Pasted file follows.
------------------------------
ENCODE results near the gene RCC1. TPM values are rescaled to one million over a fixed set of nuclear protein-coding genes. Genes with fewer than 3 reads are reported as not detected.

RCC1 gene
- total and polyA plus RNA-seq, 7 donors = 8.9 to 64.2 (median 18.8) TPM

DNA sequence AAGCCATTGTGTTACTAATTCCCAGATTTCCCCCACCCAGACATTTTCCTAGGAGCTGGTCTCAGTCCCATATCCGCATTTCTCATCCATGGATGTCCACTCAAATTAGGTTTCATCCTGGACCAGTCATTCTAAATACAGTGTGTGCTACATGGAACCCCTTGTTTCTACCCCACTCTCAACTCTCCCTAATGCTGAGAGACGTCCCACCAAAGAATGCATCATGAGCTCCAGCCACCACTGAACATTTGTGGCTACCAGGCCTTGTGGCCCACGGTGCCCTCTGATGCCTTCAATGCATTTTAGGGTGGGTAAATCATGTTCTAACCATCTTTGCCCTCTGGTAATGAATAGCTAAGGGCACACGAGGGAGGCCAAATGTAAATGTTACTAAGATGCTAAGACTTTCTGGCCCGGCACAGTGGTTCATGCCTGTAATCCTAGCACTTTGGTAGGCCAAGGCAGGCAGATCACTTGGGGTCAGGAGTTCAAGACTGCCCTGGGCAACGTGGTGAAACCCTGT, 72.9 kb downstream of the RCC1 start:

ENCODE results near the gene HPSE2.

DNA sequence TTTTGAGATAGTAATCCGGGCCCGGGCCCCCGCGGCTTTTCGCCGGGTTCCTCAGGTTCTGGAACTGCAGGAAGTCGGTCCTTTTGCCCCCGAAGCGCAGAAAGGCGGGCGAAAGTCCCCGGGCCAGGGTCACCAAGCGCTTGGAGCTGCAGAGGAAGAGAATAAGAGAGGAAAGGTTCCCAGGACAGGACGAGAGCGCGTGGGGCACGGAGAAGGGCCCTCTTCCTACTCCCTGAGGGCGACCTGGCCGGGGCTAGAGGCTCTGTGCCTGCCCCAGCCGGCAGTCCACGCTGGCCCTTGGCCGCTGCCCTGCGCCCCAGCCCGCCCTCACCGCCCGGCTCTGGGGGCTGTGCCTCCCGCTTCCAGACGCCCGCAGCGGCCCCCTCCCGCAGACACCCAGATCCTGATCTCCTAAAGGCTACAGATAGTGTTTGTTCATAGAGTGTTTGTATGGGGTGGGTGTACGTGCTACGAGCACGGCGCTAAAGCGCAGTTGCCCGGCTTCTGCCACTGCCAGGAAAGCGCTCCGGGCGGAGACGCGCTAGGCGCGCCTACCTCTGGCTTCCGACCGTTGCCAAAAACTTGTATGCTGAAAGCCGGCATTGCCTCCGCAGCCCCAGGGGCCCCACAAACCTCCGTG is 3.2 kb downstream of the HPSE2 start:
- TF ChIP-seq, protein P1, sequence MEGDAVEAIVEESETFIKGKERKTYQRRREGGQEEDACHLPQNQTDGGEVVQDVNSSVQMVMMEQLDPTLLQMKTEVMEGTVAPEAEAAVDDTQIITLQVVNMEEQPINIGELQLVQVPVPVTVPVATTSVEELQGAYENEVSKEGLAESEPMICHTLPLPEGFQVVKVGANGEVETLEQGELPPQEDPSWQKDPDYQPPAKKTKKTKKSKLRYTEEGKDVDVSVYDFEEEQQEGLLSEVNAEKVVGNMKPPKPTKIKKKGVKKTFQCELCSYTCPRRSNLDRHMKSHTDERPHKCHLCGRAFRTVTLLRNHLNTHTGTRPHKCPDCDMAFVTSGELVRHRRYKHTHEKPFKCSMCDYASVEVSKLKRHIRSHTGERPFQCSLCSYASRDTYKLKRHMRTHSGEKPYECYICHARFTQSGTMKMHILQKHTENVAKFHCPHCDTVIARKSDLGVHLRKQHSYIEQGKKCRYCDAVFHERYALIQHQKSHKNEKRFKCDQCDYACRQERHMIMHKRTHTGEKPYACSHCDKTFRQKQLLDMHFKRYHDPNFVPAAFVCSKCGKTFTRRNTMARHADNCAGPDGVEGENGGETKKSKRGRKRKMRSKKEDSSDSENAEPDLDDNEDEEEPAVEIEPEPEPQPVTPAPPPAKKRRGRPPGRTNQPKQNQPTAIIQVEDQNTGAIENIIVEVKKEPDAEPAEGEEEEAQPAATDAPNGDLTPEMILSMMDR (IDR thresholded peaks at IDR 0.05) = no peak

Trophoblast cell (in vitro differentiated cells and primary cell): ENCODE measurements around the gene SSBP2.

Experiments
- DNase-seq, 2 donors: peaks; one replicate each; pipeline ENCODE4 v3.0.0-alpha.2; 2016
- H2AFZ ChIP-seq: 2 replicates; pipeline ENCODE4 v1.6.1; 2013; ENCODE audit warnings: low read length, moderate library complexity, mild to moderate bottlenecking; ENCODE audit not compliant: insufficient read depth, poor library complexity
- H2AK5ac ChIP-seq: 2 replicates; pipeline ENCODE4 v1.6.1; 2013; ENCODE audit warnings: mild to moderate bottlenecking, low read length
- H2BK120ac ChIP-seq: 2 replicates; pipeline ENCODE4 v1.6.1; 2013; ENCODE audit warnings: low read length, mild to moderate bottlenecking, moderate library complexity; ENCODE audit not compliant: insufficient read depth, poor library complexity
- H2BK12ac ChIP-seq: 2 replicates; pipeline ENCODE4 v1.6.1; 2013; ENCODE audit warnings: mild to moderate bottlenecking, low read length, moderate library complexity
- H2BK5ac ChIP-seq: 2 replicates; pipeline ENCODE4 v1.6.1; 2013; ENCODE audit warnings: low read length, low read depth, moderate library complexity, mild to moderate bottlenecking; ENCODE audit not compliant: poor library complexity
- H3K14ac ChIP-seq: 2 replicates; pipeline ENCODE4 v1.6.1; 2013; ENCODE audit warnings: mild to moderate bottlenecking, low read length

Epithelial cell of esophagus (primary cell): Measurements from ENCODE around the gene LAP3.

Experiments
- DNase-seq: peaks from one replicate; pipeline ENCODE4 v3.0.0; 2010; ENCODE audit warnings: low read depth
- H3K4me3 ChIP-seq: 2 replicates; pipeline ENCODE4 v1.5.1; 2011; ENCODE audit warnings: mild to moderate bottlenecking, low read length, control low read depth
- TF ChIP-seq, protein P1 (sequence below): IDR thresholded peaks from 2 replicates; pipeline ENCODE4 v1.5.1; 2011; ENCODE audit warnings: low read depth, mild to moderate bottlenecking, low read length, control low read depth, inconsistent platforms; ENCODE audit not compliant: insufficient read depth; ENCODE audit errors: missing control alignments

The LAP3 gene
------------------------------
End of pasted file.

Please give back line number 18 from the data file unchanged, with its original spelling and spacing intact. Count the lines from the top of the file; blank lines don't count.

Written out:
Experiments